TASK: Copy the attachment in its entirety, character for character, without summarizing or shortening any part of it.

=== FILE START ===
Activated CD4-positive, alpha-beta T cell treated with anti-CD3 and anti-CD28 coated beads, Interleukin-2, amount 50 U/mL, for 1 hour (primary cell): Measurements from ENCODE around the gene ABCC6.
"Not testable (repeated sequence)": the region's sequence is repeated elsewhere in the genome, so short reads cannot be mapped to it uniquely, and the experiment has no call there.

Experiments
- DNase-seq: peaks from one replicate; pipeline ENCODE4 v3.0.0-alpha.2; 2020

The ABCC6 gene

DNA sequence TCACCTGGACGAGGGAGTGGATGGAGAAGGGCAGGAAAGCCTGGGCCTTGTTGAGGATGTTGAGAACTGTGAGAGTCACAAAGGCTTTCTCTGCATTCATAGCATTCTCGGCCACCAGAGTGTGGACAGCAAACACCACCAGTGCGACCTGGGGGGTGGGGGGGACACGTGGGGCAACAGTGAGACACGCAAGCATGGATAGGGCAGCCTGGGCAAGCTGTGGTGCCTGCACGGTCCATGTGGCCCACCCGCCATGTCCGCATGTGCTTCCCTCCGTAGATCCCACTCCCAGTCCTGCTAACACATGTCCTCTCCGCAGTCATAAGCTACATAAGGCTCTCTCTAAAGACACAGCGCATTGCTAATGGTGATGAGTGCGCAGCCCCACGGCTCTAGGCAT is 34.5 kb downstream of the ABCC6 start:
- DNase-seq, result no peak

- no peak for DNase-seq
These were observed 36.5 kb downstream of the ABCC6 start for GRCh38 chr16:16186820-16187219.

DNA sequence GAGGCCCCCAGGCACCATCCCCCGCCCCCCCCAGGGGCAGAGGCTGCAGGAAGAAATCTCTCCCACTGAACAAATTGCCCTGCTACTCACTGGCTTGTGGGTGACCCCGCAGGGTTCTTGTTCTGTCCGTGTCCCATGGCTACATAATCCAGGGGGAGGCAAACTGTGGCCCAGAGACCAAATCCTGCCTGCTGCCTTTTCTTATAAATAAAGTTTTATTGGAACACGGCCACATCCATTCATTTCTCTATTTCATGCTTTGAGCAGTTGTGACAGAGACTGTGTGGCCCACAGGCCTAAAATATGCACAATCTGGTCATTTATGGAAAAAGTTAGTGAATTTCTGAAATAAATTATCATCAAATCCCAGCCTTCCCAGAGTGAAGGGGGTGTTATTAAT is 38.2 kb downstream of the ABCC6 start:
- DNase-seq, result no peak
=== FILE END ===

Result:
Activated CD4-positive, alpha-beta T cell treated with anti-CD3 and anti-CD28 coated beads, Interleukin-2, amount 50 U/mL, for 1 hour (primary cell): Measurements from ENCODE around the gene ABCC6.
"Not testable (repeated sequence)": the region's sequence is repeated elsewhere in the genome, so short reads cannot be mapped to it uniquely, and the experiment has no call there.

Experiments
- DNase-seq: peaks from one replicate; pipeline ENCODE4 v3.0.0-alpha.2; 2020

The ABCC6 gene

DNA sequence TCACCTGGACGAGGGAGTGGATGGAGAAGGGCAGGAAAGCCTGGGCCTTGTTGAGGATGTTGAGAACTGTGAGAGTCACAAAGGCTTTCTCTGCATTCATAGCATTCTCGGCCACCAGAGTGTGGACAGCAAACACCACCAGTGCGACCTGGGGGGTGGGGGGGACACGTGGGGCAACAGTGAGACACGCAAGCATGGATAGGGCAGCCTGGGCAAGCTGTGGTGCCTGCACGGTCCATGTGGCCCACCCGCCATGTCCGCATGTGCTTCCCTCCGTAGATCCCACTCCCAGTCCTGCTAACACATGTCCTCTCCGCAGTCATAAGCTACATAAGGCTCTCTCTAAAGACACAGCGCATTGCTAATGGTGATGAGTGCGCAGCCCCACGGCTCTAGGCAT is 34.5 kb downstream of the ABCC6 start:
- DNase-seq, result no peak

- no peak for DNase-seq
These were observed 36.5 kb downstream of the ABCC6 start for GRCh38 chr16:16186820-16187219.

DNA sequence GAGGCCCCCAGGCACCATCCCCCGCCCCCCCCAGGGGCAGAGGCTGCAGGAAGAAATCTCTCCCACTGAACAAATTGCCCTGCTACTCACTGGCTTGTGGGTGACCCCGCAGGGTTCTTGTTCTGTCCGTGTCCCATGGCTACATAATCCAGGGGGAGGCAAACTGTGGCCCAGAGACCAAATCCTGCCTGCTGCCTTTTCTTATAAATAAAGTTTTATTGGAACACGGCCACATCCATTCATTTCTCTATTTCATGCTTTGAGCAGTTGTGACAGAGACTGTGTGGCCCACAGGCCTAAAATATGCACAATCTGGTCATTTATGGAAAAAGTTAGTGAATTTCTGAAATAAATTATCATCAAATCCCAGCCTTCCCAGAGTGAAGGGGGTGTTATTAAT is 38.2 kb downstream of the ABCC6 start:
- DNase-seq, result no peak